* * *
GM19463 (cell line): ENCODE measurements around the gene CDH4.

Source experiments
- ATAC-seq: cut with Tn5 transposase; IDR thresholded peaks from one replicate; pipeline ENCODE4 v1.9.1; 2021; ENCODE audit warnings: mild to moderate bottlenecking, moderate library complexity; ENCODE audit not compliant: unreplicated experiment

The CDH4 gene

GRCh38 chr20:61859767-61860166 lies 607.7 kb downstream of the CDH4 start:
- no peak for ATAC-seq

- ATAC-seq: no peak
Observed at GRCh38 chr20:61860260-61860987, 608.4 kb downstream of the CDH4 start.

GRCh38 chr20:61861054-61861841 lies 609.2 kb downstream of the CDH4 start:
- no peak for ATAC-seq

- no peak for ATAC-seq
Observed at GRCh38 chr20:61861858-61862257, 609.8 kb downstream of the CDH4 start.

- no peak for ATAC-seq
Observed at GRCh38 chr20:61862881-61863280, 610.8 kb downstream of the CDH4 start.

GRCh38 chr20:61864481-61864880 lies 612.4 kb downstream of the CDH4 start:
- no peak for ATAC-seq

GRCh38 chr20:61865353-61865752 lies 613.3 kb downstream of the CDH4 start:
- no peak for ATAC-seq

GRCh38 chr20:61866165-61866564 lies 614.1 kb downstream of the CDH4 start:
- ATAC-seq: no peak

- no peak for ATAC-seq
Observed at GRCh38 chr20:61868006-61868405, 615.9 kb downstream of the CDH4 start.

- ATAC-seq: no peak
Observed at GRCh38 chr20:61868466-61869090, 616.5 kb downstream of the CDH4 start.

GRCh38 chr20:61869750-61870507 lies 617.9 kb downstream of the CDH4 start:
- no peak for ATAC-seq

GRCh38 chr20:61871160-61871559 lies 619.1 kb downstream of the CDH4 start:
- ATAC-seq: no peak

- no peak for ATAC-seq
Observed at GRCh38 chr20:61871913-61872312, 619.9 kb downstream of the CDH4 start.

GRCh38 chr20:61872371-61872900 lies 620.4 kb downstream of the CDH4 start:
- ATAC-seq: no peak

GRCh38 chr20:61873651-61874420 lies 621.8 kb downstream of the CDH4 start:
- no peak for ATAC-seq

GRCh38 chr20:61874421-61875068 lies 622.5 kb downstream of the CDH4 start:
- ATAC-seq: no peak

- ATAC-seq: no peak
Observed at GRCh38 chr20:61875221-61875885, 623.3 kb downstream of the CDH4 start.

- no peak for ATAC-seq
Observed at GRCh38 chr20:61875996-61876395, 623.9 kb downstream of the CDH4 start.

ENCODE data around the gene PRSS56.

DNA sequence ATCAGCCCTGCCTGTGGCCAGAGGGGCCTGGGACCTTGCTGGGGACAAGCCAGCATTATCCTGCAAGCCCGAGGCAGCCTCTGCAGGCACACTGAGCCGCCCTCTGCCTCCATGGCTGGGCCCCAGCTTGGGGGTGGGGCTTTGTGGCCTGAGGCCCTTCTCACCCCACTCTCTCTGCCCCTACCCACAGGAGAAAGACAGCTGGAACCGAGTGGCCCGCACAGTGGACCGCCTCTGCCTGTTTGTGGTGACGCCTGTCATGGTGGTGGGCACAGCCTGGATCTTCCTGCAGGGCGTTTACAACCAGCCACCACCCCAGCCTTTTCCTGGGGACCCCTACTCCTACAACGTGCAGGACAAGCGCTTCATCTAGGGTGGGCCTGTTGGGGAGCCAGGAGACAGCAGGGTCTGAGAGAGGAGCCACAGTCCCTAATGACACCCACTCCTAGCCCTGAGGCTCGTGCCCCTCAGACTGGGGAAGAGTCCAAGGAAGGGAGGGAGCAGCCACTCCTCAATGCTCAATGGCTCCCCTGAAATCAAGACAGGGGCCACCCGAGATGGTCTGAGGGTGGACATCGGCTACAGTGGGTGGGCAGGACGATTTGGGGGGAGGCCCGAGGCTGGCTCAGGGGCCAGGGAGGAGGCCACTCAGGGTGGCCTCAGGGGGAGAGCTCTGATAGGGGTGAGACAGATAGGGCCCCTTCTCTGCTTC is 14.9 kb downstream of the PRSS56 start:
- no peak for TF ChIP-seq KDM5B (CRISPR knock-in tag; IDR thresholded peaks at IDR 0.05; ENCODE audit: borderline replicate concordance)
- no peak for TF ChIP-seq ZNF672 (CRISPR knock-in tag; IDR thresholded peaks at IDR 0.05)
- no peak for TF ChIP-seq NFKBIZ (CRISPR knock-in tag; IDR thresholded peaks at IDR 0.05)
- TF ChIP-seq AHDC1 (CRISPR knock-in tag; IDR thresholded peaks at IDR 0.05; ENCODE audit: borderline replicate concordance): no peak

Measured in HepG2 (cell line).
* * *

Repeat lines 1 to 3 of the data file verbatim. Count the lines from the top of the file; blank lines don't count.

GM19463 (cell line): ENCODE measurements around the gene CDH4.

Source experiments
- ATAC-seq: cut with Tn5 transposase; IDR thresholded peaks from one replicate; pipeline ENCODE4 v1.9.1; 2021; ENCODE audit warnings: mild to moderate bottlenecking, moderate library complexity; ENCODE audit not compliant: unreplicated experiment